The Lincoln Highway

While hiking in the parklands on cliffs to the west of the Golden Gate Bridge several years ago, about five miles from our house, we came across this curious monument:

What is this, the "Lincoln Highway"? "Western Terminus?" This sounds like something really big! Bill remembered a road with that name from a summer he spent in Chicago Heights, Illinois, in the late 1950's. Somehow, then, the road felt like something more grand than a roadway connecting far south suburbs together. "Could this be the same road, he thought?"

We did some research, and indeed this was the same Lincoln Highway. We learned that, back before highways had numbers like "Route 66", they had names. The Lincoln Highway was the first transcontinental paved road in the United States. Unlike Route 66, which many people travel and which is substantially paved over with interstates, we learned that much of the Lincoln Highway is still intact, a two lane road that goes through towns instead of around them, a highway that slows you down through towns to take in the view. As an idea coalesced in early 2013 to take a transcontinental road trip, we decided, "Let's do it on the Lincoln Highway!"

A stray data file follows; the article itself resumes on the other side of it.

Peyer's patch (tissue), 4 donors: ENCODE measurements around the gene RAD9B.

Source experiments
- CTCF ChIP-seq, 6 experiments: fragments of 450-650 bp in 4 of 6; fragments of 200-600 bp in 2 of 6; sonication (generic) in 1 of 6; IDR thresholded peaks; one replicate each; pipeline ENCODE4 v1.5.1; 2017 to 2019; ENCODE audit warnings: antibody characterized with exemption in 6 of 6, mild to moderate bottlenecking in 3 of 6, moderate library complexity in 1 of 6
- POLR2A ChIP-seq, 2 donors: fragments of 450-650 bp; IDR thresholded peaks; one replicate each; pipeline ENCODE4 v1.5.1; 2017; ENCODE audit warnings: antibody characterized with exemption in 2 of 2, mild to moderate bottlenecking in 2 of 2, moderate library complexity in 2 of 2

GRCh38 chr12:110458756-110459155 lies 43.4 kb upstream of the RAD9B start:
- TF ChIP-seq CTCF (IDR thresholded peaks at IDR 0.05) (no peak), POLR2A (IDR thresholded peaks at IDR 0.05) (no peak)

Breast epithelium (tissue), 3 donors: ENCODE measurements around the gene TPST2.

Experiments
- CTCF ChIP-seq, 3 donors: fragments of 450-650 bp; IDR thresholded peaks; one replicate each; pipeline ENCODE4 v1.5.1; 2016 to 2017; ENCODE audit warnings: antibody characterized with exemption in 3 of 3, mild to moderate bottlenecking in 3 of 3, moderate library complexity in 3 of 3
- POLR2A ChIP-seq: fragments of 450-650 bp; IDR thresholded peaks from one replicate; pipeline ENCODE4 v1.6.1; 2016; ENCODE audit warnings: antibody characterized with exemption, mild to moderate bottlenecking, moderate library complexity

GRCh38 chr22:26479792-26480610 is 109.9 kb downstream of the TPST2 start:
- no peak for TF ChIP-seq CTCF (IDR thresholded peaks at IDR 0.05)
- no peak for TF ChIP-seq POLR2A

The Lincoln Highway dates to 1913. In 1913, most American paved roads were in town, and they were paved by local governments. Outlying roads were seen primarily as a way to get people to town. Serious long distance travel was all done on the railroad. There was little interest in roadways at the state government level, and some states did not even have a state highway department yet. Early auto enthusiasts began to yearn for roads that would make long distance travel by auto to be feasible.